Eastern Mountain Sports Wintergreen Backpack Review

EMS Wintergreen, Big Chief Mountain, Cascades, Washington
EMS Wintergreen, Big Chief Mountain, Cascades, Washington

When I first saw the new EMS Wintergreen Backpack I assumed it was designed specifically for back-country skiing given some of it’s features specific to the sport like a dedicated avalanche gear pocket and excellent ski/board carrying options. After teaching 2 avalanche courses with it and some field testing in the Cascades I have discovered it is truly more of a winter “jack of all trades” pack as EMS has referred to it.

Color: As I mentioned in my review of the EMS Prez Backpack color is important for winter use, and EMS did well with this bright red technical looking color. While the photo above from a couple weeks ago in the Cascades was about as nice weather as I have ever toured in I often find myself skiing in thick New England whiteout conditions, and visibility is key!

Features: I love the dedicated avalanche gear pocket that holds my shovel and probe, however I do have a preference for an externally accessible probe sleeve that doesn’t require accessing a zipper to gain access to. My previous back-country ski pack had a velcro sleeve along the side that made accessing my probe super convenient.

The insulated shoulder sleeve for a hydration system is a nice bonus for those who want to use bladders in the winter (I stick to water-bottles and thermos during mid-winter conditions). Glove friendly buckles throughout indicate this pack was definitely put together for cold weather use!

Fleece lined goggle pocket– This is a new luxury I look for in all my ski packs. Not only does it store my expensive goggles safely but they are super accessible so when it’s time to pull skins and shred the gnar I don’t spend any time looking for my goggles… or helmet because of a slick helmet carry system. This stow-able helmet carry system is great, though most trips I have found room in the pack for my helmet, on more involved trips it will be a great boon to be able to securely attach my helmet on the outside so easily.

Comfort: The compression molded back panel and shoulder straps are exactly what I look for in winter packs. Despite a stiff frame the pack moved well with me while dropping 40+ degree runs off of Cowboy Mountain in Washington State and was even more comfortable skinning up to Big Chief. The waist belt is nicely padded and comfortable and has one zippered pouch on the left hip (I would like it on both as that is where I stuff candy/energy gels for easy access).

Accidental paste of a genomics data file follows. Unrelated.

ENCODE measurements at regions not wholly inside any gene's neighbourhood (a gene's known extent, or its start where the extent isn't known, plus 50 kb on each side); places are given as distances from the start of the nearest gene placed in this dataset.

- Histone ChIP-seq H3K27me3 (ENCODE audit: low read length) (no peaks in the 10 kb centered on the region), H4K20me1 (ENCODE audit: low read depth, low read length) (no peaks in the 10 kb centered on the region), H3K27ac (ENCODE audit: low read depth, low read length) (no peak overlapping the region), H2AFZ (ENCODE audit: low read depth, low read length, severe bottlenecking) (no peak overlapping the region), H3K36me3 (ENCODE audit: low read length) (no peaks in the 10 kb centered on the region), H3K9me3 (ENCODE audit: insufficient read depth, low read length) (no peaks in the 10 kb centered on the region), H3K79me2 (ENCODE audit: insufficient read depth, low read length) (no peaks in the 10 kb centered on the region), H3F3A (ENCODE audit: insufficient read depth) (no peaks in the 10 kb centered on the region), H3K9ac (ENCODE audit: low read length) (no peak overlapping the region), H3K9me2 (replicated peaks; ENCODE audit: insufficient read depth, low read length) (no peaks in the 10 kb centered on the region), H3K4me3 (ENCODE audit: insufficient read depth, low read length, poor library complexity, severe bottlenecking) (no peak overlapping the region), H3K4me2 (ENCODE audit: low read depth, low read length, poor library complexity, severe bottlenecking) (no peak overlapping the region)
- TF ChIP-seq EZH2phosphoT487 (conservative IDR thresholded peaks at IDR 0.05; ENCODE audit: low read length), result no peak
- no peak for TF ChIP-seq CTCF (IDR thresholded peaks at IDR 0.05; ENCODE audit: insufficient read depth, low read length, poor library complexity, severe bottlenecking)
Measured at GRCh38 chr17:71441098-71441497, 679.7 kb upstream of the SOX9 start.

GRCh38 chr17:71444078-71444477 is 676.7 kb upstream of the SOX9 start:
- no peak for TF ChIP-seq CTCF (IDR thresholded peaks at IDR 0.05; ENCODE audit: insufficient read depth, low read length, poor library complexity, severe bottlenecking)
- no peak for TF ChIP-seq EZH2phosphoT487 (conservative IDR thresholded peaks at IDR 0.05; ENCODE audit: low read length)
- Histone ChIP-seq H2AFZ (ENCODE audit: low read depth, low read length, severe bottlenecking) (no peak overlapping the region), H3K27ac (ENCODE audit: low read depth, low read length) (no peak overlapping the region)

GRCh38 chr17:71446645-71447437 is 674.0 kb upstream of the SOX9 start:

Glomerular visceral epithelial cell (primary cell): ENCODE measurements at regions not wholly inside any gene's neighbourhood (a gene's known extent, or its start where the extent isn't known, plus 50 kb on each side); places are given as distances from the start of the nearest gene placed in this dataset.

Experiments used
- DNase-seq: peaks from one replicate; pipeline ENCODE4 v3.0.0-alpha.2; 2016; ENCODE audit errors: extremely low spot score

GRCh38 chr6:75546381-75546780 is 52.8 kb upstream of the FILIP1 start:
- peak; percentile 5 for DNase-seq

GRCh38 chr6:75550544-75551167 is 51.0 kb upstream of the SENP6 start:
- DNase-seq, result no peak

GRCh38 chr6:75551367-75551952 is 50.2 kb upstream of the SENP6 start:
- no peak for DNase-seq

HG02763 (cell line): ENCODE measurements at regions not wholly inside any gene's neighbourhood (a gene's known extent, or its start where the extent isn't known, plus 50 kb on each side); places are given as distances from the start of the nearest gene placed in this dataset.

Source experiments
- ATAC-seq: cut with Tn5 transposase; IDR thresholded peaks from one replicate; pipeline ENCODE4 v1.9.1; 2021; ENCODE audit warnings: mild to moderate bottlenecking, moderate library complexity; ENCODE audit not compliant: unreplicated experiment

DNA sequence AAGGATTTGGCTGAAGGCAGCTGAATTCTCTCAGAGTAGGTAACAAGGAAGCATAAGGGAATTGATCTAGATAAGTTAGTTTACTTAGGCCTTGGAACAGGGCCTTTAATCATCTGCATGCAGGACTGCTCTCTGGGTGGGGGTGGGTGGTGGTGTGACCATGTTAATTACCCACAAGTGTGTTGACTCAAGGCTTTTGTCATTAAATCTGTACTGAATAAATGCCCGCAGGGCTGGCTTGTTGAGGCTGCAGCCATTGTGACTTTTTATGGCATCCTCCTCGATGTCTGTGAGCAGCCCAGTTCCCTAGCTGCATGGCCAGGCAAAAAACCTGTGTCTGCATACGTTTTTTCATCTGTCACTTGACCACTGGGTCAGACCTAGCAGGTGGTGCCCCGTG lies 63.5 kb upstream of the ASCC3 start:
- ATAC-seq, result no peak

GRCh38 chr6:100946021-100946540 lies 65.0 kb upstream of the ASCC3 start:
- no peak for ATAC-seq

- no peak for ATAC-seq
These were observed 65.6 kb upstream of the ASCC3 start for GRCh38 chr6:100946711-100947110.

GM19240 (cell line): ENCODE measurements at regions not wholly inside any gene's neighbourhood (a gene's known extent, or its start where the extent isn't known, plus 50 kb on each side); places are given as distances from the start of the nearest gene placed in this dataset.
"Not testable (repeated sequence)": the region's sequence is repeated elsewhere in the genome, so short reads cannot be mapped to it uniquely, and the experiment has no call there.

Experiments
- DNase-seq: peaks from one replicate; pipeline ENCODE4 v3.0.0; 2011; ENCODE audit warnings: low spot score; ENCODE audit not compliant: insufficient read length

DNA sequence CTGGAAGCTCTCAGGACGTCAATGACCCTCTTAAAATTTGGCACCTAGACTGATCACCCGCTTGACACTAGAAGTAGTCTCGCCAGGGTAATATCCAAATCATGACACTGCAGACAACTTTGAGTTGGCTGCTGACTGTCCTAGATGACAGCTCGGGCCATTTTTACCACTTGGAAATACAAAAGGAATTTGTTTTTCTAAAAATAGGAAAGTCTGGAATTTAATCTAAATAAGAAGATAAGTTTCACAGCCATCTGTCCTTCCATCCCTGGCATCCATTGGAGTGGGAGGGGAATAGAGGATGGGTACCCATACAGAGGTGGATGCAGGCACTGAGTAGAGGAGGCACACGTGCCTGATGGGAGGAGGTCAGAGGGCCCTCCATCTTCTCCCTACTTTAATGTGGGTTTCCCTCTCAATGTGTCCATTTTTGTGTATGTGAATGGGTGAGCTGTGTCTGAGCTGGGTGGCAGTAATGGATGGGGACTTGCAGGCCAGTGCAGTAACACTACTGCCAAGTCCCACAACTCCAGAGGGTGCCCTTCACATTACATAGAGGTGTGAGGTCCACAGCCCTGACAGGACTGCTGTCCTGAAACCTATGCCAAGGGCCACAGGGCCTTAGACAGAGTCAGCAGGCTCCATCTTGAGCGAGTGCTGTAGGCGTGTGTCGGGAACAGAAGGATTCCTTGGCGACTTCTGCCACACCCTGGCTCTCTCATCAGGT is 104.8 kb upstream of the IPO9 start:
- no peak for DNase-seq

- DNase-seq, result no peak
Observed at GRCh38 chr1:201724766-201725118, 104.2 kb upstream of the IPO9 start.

Size: The size of this pack hints at it’s more general “Jack of All Trades” design. At 32 Liters (1950 cu. in) it is big enough for full day mountaineering trips, lightweight overnights, family snowshoeing, etc. For a dedicated back-country ski pack it’s a little on the big side. I would love to see a smaller and lighter version, maybe 26-28 liters and under 3lbs. This pack weights 3lbs 6oz, which is a bit heavy for a day pack.  It’s perfect for a day of ski guiding since I carry an extra layer, a bivy sack, sam splint, and group size first aid kit when guiding. It’s a bit large/heavy for a more relaxed day of touring side country.

Convenience: Side zipper access! A huge positive for me on top-loading packs, it was a surprise to find this on a panel loader that opens up as wide as this pack does. Regardless the addition of a side zipper that accesses the main compartment makes quick stops for water or warmer gloves a snap. On the other side of the pack there is a zippered side pocket that is a bit interesting. While the product description says it can hold a probe I could not find one that would fit in it. It does hold a thermos or water-bottle easily, or my climbing skins when I don’t want to put wet skins back into my pack, but to be honest since this is a panel loader I would scrap both the side zipper and zippered pocket which would probably get this pack below 3lbs.

Bottom line: This pack is great for winter hiking in the White Mountains, general mountaineering (not technical ice climbing), snowshoeing, and back country skiing. But remember “Jack of All Trades” is not King of any. I’d like to see this pack stay in the line as an winter excellent all-arounder, and see a more streamlined dedicated back-country ski/ride specific pack come out over the next year or two.